Forms are available at the borough office for those wishing to apply for the vacant tax collector position. Council made tentative plans to hold a special meeting at 6 p.m. Feb. 6 to consider applicants, with candidates to be interviewed in public session.
Also Tuesday, council approved resolutions to accept state transportation funding for upgrading Market Street traffic signals at the intersections of Stewart and Morrow streets. Council also agreed to take on future maintenance of the signals, valued at about $250,000 per intersection, once they are installed.
Evans said the new signals — similar to one at Walnut Street — will be suspended above the center of the street, improving safety. He noted many motorists have a tendency to ignore the existing signals positioned at the sides of the street because their attention was focused on the more prominent light at Walnut. A traffic volume report will determine if the Spring Street intersection warrants replacement of the older-style signal there with a new suspended one.
Police Chief Michael Allman said a reward is being offered for information leading to the arrest of those responsible for damaging or removing street name signs from 33 locations overnight on Jan. 17 and 18.
Jeff Himler is an editor for Trib Total Media. He can be reached at 724-459-6100, ext. 2910 or firstname.lastname@example.org.
Show commenting policy
TribLive commenting policy
You are solely responsible for your comments and by using TribLive.com you agree to our Terms of Service.
We moderate comments. Our goal is to provide substantive commentary for a general readership. By screening submissions, we provide a space where readers can share intelligent and informed commentary that enhances the quality of our news and information.
While most comments will be posted if they are on-topic and not abusive, moderating decisions are subjective. We will make them as carefully and consistently as we can. Because of the volume of reader comments, we cannot review individual moderation decisions with readers.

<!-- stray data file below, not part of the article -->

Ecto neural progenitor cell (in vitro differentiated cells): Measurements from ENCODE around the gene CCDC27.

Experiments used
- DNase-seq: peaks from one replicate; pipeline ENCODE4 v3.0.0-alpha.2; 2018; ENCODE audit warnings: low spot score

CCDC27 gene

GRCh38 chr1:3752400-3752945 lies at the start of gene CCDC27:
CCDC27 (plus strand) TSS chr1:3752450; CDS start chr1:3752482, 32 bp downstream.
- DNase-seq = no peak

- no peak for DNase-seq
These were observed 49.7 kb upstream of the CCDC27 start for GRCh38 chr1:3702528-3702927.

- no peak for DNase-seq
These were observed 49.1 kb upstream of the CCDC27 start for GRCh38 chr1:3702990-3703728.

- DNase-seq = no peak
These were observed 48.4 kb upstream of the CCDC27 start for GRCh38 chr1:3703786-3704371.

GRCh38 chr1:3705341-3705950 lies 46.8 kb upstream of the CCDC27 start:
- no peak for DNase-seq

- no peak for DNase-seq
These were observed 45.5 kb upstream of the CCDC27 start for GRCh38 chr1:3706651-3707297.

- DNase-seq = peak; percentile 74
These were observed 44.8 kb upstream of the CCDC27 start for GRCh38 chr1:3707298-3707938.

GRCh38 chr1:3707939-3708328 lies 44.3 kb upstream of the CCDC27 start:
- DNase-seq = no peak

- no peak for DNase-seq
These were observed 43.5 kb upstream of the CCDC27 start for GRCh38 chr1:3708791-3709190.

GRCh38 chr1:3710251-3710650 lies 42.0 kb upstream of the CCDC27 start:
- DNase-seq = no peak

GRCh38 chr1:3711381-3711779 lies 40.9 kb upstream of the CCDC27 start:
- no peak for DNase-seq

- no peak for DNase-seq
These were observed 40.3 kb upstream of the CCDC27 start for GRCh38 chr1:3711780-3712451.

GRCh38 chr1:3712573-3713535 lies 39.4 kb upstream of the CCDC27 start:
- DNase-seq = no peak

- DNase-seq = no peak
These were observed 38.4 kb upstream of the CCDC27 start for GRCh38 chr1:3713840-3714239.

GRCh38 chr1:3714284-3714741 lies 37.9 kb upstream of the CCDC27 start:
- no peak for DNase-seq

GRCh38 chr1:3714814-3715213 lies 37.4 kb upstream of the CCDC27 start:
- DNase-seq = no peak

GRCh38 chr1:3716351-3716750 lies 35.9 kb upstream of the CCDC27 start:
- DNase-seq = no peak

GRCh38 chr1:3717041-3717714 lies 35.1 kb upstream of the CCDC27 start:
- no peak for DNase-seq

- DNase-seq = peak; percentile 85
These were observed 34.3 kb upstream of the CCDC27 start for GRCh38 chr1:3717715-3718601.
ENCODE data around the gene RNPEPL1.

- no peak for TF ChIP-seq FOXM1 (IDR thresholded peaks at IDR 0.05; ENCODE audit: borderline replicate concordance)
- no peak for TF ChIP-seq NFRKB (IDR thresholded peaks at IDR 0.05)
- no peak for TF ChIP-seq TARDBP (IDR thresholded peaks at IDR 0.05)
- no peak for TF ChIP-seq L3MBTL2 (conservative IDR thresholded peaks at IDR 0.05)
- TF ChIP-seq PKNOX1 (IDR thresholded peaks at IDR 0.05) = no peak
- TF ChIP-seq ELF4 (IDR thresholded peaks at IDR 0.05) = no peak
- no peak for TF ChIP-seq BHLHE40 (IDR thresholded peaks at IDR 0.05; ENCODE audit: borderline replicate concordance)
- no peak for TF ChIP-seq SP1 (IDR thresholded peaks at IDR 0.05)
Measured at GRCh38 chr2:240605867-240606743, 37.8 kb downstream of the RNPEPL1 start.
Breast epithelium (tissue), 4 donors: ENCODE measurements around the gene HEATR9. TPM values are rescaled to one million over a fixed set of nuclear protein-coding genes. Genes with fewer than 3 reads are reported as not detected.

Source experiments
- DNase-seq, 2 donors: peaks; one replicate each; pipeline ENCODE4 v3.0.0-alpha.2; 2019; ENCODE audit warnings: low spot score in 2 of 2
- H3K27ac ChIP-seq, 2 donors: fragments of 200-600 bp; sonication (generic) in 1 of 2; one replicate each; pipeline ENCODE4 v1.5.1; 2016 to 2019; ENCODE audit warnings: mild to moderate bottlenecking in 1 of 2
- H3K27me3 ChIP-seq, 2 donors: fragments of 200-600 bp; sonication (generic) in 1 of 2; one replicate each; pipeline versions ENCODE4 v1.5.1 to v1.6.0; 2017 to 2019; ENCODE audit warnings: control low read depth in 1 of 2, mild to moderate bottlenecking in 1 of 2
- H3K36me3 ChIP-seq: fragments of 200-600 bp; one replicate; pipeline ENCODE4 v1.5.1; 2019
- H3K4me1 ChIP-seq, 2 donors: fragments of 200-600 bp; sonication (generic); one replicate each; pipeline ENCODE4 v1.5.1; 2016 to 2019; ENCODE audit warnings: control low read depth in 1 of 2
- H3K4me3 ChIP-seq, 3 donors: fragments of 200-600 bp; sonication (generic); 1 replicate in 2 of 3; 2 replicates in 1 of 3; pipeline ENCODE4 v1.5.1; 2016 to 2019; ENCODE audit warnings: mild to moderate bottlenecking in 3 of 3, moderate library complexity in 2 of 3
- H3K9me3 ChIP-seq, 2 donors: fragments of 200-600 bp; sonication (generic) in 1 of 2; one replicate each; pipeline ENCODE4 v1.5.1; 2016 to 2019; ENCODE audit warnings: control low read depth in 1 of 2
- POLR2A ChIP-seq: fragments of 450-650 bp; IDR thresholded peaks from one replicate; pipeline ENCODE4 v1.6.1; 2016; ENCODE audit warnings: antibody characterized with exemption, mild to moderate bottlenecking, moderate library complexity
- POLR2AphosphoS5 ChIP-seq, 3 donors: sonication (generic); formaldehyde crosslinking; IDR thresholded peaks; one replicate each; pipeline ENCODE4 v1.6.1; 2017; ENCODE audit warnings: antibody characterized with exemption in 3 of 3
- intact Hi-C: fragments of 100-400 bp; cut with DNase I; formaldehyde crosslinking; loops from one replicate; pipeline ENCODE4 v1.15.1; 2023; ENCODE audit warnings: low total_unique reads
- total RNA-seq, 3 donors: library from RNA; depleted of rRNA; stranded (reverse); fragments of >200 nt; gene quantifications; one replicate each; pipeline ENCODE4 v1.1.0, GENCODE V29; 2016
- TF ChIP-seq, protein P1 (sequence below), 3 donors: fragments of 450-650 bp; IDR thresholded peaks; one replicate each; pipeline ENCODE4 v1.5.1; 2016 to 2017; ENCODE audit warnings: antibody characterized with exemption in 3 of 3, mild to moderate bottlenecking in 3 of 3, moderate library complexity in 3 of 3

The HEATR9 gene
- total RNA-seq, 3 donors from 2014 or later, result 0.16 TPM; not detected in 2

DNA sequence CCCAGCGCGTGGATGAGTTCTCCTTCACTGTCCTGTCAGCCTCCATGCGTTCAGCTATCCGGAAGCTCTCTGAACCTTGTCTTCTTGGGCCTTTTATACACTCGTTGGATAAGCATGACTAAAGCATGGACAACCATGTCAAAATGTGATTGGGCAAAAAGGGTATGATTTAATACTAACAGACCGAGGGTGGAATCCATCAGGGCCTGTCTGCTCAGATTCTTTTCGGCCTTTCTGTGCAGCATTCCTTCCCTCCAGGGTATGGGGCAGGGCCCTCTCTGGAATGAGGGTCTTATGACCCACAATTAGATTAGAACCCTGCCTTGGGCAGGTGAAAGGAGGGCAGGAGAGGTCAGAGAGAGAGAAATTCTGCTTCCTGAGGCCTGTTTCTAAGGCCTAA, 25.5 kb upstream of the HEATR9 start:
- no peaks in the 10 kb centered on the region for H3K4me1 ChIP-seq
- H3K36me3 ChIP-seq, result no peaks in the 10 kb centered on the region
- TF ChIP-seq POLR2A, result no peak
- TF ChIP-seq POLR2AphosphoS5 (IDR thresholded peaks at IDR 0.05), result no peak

We value thoughtful comments representing a range of views that make their point quickly and politely. We make an effort to protect discussions from repeated comments either by the same reader or different readers.
We follow the same standards for taste as the daily newspaper. A few things we won't tolerate: personal attacks, obscenity, vulgarity, profanity (including expletives and letters followed by dashes), commercial promotion, impersonations, incoherence, proselytizing and SHOUTING. Don't include URLs to Web sites.
We do not edit comments. They are either approved or deleted. We reserve the right to edit a comment that is quoted or excerpted in an article. In this case, we may fix spelling and punctuation.
We welcome strong opinions and criticism of our work, but we don't want comments to become bogged down with discussions of our policies and we will moderate accordingly.
We appreciate it when readers and people quoted in articles or blog posts point out errors of fact or emphasis and will investigate all assertions. But these suggestions should be sent via e-mail. To avoid distracting other readers, we won't publish comments that suggest a correction. Instead, corrections will be made in a blog post or in an article.
- Shelocta woman’s body found in camper trailer
- Indiana County coroner: Death of 19-year-old student found on IUP campus not suspicious
- Indiana County man given up to 3 years for DUI crash
- WyoTech parent looks to reverse enrollment decline, establishes Mazda partnership
- Indiana County seeks grant to renovate housing for homeless families
- Enrollment increases at Homer-Center School District
- 10-year-old Blairsville violinist’s expulsion over knife challenged
- Indiana County property reassessment generates questions, additional mailings